Online retailing also presents an endless encounter of amazing individuals. In a recent example, one individual in particular was able to assay metal through the power of smell.
This incredible X-men like super power was discovered through an online transaction in which the Hero purchased a sterling silver ring.  By smell alone, it was conclusively proven that the ring could not possibly be sterling silver. No testing or independent verification needed. The seller was promptly brought to online justice. This is indeed one of the best things about online selling. Buyers are able to shine an immediate light on the nefarious practices of sellers at will through public negative feedback without fear of explanation or rebuttal. Although in this particular case any rebuttal in the face of such powerful evidence would be unjustified. We’re quite certain that a movie deal is in the offing for all parties, or at least a job at Fort Knox for the Super Hero. That’s just the way we roll in online sales.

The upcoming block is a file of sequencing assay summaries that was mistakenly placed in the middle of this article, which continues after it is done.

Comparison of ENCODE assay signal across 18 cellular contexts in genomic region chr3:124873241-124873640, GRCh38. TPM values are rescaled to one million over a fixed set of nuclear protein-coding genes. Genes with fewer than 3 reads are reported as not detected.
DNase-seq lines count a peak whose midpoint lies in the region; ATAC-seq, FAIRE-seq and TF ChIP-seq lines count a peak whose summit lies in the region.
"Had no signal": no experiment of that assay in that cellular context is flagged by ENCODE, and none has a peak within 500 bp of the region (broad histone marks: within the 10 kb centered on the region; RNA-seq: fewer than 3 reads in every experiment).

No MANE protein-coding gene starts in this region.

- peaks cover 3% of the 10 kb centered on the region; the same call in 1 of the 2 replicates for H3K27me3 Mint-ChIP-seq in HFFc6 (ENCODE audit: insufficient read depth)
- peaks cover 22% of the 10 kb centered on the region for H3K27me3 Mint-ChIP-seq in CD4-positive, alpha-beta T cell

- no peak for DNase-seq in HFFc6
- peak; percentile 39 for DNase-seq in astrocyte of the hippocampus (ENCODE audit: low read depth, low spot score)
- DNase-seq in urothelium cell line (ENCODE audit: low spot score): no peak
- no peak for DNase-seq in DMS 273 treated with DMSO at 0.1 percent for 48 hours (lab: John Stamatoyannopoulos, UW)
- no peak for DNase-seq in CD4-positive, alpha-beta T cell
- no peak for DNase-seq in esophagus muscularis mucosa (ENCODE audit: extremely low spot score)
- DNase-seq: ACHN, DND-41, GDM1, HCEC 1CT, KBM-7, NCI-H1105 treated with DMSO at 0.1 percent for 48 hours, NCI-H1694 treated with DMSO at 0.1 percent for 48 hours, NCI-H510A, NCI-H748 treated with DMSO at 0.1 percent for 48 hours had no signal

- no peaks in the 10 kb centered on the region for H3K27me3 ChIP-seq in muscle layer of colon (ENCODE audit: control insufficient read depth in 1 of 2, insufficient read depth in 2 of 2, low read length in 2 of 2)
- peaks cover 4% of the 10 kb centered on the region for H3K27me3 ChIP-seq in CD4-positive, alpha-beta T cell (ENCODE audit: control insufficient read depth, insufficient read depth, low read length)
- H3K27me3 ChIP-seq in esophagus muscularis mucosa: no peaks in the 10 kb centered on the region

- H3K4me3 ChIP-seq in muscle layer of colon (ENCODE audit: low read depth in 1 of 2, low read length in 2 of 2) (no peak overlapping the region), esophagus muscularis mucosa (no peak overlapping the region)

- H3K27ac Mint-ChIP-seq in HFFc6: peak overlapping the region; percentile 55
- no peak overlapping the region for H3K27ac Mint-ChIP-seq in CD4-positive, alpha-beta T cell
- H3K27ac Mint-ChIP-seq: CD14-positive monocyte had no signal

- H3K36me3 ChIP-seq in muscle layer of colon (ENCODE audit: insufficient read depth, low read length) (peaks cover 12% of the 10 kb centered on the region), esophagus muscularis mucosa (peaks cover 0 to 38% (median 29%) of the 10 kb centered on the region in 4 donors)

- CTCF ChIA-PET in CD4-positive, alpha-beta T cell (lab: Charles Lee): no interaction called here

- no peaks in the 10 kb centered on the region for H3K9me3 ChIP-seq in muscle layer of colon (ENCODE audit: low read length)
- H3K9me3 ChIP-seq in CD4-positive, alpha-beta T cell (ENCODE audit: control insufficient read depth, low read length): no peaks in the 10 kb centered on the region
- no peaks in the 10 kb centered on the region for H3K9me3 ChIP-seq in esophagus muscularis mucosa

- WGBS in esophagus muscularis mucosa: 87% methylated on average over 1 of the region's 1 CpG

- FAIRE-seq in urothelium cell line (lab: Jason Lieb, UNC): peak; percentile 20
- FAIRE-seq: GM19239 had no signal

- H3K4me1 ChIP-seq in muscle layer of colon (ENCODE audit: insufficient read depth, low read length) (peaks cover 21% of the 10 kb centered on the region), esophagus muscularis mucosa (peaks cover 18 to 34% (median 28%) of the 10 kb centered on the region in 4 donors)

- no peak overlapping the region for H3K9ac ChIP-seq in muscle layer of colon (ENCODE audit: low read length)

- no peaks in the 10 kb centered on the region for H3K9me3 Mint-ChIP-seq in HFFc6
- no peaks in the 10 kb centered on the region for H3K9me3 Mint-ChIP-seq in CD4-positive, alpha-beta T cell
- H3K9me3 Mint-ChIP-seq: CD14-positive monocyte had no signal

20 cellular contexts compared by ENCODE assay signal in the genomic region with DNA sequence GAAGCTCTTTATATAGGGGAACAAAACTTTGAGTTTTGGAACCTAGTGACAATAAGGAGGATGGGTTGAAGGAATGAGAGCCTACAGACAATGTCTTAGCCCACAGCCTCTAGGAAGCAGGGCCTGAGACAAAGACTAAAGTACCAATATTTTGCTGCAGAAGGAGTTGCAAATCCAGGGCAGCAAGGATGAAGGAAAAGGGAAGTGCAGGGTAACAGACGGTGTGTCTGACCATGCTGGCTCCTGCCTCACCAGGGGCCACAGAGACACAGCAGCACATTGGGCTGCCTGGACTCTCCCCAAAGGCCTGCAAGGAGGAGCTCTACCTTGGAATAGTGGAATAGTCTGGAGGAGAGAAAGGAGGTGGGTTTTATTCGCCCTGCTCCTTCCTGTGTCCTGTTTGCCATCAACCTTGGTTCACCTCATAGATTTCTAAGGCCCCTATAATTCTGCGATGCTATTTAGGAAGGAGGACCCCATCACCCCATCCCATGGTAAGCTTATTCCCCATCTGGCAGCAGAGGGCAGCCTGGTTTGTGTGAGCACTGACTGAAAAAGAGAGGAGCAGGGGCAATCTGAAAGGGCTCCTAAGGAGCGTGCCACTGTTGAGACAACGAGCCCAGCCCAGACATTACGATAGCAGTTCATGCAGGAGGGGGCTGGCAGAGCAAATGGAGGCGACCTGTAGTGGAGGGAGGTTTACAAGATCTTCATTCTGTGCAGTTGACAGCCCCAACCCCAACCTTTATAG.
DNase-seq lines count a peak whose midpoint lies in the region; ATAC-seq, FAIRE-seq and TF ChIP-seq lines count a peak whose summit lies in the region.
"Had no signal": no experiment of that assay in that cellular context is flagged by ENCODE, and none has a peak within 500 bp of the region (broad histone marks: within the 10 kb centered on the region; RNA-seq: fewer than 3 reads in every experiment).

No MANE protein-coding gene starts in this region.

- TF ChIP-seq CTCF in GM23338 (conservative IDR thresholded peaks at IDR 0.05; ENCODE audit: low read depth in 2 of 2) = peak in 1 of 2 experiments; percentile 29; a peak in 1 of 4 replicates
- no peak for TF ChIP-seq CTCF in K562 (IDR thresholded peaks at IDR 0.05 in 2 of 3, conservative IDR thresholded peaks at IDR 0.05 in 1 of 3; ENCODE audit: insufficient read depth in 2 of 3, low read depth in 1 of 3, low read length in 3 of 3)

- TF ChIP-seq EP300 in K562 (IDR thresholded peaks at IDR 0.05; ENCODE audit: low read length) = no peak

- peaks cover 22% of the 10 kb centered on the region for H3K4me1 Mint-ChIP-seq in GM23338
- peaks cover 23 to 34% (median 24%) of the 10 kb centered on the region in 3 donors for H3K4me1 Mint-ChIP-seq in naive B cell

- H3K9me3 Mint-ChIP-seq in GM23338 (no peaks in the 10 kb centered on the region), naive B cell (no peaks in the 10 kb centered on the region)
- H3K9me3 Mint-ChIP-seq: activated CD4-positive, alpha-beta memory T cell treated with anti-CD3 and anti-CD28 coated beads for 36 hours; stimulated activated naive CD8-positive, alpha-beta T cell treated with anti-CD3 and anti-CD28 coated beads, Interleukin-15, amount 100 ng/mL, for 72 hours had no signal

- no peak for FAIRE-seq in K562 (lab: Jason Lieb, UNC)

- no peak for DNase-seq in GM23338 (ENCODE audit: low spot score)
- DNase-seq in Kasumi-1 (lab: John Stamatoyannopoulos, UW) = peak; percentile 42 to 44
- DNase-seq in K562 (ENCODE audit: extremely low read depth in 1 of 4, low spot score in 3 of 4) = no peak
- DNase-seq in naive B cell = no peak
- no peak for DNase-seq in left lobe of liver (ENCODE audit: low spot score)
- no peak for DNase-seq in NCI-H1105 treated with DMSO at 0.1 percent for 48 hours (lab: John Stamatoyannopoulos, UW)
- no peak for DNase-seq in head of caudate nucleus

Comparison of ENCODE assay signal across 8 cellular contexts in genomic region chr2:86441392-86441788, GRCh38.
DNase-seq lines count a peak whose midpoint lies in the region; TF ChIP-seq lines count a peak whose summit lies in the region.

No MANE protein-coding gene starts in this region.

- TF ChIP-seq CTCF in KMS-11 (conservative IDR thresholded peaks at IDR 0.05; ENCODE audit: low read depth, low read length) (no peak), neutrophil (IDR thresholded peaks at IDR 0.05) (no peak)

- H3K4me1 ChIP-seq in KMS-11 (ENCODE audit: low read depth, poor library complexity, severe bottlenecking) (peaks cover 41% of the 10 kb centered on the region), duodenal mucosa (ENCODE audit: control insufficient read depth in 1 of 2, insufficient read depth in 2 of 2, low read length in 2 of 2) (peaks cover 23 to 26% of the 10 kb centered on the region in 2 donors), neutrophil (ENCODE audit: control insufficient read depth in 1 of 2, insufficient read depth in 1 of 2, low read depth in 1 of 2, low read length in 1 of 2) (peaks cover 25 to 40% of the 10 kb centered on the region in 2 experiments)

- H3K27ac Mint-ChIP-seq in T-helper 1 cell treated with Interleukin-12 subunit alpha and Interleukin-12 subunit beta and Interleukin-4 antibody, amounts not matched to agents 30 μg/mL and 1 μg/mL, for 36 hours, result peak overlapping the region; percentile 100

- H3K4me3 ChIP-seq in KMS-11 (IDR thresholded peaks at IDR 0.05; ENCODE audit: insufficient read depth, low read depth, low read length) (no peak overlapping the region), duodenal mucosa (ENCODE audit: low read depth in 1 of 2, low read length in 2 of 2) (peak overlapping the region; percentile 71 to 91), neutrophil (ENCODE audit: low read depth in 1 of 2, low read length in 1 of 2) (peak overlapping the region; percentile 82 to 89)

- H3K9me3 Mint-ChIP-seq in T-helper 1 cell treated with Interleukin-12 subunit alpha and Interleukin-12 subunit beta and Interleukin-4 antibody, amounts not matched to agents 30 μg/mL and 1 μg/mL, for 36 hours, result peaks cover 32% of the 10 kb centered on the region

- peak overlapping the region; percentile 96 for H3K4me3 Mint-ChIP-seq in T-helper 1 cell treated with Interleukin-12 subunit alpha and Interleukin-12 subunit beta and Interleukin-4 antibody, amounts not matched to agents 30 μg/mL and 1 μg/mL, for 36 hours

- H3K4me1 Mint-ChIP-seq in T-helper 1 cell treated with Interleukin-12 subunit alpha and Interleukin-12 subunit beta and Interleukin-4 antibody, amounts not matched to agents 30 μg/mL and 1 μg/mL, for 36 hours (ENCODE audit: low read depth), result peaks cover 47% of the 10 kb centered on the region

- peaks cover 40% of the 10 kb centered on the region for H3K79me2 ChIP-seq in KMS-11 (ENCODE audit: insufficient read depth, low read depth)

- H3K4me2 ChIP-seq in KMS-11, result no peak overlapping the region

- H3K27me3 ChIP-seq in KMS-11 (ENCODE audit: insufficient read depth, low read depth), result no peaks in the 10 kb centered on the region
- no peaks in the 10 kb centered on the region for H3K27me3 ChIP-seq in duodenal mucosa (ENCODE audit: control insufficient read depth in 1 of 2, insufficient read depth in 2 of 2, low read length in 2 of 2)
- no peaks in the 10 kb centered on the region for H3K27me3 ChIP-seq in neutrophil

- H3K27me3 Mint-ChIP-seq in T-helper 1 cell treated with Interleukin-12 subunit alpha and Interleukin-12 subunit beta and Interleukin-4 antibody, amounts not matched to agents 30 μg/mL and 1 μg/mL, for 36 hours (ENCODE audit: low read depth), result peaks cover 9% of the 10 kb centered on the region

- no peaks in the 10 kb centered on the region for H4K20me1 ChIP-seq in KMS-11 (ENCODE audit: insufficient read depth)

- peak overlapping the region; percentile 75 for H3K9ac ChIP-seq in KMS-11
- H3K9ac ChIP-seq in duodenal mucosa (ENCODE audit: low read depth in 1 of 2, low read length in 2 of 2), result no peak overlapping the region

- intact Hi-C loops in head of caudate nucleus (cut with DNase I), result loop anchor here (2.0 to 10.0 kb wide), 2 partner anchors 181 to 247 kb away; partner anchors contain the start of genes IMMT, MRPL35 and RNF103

So heat up the glue gun and get click’n with that iPhone. All of this and much, much more can be yours when you sell your stuff online. Welcome to the land of milk and cookies at the end of the river of gold.

* Blog Carnival is an ongoing collaborative project by the artists of EtsyMetal, an international group of metalsmiths who all have shops on Etsy. Each month a subject is selected and random members of the group weigh in on it, giving readers a variety of perspectives and a peek inside the creative mind.